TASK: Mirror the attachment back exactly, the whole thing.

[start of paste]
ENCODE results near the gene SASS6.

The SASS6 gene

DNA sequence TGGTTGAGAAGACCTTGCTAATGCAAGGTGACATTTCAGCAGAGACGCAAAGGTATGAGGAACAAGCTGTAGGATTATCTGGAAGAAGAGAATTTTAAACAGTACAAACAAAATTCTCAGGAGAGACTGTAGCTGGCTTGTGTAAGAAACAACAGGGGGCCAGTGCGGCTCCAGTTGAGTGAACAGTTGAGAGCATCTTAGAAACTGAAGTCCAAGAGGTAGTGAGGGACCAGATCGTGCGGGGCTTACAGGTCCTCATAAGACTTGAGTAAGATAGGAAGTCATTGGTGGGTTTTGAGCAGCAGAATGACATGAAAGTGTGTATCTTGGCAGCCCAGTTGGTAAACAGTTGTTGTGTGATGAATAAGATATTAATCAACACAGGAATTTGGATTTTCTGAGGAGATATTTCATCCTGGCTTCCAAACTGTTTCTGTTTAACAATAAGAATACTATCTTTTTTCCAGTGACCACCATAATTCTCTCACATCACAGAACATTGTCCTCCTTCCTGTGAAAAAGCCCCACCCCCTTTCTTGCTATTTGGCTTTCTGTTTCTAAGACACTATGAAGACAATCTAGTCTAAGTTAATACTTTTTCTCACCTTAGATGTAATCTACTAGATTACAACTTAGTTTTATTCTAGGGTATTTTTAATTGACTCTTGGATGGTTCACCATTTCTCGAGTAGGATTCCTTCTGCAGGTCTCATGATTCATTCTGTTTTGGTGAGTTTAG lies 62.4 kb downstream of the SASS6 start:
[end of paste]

ENCODE results near the gene SASS6.

The SASS6 gene

DNA sequence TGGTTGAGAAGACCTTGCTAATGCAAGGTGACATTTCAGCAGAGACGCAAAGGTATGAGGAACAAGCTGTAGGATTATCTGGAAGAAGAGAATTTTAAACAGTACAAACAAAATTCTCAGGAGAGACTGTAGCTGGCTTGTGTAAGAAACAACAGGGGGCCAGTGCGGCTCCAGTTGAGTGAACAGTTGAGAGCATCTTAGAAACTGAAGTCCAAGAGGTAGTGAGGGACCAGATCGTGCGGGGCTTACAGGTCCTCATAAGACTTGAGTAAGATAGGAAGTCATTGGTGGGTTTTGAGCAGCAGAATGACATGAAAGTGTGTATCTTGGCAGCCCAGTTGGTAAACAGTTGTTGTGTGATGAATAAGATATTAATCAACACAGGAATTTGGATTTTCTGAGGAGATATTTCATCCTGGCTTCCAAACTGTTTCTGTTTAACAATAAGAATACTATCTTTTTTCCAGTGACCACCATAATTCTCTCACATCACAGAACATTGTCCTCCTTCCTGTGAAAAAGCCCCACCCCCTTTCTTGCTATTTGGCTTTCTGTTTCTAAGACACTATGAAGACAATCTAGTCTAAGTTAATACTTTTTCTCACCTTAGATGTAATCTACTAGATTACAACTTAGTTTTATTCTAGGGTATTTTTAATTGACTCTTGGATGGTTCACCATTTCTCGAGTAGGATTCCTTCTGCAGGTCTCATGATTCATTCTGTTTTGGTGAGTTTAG lies 62.4 kb downstream of the SASS6 start: